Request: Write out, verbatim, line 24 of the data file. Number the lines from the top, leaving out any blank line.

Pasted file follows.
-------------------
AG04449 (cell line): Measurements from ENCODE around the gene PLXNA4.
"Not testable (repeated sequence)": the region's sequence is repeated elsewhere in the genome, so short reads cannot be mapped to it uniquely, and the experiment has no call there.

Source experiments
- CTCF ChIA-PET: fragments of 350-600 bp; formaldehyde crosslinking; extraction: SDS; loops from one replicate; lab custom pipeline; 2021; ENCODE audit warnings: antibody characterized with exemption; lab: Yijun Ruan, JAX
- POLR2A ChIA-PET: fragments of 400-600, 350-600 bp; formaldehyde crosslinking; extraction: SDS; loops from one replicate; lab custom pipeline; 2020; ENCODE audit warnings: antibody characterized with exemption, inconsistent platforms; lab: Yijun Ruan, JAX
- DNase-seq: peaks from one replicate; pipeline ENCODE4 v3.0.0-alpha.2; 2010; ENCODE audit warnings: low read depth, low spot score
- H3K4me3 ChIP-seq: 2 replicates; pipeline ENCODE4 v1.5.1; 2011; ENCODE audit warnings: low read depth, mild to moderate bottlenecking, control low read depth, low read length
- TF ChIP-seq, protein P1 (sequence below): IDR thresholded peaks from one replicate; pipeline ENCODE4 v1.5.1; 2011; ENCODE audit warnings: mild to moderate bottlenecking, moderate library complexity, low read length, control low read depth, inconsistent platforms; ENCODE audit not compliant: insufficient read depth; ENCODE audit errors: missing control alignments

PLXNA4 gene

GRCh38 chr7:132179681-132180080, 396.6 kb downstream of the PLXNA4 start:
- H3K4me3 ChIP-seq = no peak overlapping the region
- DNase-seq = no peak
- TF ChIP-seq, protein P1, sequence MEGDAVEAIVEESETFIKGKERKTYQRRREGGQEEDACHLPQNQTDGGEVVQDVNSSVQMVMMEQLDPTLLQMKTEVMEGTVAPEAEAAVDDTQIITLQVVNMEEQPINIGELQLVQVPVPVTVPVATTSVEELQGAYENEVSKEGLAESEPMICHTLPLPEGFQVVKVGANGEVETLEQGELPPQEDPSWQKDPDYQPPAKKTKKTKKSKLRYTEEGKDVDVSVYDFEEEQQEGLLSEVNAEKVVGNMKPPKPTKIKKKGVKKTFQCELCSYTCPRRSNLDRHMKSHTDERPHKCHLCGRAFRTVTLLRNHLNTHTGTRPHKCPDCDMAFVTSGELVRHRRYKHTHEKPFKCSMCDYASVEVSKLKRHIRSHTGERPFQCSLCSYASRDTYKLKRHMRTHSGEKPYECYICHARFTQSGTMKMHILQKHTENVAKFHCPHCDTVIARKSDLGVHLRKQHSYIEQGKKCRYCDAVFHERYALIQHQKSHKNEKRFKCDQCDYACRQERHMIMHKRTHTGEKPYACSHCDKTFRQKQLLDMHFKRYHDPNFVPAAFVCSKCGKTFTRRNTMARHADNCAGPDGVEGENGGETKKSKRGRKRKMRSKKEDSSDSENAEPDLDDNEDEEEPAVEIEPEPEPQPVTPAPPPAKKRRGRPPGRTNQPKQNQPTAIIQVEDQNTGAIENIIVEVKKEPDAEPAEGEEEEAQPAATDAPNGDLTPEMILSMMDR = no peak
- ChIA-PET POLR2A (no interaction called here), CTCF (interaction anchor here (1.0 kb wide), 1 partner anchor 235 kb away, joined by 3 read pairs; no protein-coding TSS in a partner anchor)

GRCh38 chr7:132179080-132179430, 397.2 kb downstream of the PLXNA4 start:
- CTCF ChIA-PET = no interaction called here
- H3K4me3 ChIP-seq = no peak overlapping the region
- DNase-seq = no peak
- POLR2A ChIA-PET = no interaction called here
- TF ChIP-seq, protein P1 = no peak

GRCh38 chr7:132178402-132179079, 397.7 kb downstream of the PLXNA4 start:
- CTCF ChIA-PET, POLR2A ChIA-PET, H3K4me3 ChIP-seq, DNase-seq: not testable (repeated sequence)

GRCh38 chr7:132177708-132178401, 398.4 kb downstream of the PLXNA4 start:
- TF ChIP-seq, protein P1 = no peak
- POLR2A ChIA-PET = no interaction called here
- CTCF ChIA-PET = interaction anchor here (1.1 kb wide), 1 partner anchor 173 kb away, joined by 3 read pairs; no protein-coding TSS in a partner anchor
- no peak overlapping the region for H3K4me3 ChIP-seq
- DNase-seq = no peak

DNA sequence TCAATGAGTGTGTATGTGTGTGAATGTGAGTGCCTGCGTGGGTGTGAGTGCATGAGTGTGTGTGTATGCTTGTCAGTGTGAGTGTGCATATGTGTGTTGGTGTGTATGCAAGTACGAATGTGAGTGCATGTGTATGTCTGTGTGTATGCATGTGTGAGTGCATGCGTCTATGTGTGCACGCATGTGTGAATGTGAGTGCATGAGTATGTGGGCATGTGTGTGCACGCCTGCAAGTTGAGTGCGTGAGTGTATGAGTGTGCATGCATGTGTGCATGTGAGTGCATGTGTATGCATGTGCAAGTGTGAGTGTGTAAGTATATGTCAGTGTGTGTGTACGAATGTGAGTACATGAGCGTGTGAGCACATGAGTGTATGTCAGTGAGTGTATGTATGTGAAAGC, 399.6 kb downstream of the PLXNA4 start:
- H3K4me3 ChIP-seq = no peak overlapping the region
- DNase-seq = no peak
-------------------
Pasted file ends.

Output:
- TF ChIP-seq, protein P1 = no peak